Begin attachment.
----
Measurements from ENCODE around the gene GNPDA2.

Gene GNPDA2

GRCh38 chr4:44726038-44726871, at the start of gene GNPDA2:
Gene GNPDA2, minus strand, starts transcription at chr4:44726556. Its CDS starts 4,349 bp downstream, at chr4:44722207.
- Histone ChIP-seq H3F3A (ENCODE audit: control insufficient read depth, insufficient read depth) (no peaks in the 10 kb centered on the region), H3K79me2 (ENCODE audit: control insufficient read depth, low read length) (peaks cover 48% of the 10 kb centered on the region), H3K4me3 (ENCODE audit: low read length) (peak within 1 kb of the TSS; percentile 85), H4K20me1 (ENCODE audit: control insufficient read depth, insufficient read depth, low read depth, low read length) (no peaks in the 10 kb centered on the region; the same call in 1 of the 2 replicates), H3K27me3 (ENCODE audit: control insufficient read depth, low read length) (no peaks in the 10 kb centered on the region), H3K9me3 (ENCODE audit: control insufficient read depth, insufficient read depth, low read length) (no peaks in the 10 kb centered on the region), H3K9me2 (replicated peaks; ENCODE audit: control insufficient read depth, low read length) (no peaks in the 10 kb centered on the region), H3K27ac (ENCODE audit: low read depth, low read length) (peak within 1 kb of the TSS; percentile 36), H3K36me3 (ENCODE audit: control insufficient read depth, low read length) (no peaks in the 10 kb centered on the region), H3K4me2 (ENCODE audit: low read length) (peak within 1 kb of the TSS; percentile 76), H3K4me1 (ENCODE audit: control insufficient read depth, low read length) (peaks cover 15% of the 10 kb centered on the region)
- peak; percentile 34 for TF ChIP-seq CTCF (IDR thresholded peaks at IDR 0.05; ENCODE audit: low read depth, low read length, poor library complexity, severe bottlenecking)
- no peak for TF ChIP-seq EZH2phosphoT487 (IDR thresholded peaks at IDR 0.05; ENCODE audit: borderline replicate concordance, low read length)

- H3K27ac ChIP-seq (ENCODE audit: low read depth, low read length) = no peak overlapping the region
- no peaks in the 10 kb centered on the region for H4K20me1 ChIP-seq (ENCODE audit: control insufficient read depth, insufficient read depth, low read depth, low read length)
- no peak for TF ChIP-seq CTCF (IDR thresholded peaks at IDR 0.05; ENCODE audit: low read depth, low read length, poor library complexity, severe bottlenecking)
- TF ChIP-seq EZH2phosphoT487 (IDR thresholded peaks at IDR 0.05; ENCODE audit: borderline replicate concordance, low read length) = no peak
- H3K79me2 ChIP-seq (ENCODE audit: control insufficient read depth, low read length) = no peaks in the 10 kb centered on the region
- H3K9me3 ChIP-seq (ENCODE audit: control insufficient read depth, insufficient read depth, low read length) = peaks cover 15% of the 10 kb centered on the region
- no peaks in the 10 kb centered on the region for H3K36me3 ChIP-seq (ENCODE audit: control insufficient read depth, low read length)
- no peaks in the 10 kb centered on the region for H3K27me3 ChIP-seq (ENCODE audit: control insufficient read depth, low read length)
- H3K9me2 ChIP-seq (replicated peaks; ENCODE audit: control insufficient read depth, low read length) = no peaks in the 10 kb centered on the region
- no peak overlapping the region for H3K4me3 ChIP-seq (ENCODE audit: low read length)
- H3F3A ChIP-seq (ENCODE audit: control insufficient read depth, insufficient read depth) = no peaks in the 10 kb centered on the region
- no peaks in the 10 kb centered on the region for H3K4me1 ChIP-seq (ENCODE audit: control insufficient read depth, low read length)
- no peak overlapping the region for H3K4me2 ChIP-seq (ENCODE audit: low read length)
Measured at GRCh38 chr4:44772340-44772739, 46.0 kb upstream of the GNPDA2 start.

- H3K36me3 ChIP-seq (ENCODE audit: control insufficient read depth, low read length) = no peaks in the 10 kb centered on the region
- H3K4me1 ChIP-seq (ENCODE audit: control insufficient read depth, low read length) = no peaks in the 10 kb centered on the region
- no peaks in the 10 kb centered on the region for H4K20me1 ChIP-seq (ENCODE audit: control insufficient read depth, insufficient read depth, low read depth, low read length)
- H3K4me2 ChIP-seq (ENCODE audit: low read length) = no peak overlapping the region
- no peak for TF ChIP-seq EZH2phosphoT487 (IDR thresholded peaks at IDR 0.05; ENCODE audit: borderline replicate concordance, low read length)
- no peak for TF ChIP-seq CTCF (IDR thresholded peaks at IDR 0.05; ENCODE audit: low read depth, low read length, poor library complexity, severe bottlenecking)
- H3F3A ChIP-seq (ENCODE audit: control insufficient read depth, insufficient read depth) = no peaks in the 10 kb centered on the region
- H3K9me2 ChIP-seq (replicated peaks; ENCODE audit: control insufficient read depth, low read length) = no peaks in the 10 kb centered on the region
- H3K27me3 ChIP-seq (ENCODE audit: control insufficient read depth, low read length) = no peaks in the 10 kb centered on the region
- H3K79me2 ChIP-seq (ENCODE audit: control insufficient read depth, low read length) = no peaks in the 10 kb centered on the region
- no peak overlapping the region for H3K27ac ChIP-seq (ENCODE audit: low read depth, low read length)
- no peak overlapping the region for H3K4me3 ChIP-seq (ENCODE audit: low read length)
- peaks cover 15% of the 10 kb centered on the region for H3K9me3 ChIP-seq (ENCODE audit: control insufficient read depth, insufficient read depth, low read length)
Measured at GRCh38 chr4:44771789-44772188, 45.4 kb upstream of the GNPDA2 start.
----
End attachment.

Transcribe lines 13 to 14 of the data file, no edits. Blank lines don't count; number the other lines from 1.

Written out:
- H3K9me3 ChIP-seq (ENCODE audit: control insufficient read depth, insufficient read depth, low read length) = peaks cover 15% of the 10 kb centered on the region
- no peaks in the 10 kb centered on the region for H3K36me3 ChIP-seq (ENCODE audit: control insufficient read depth, low read length)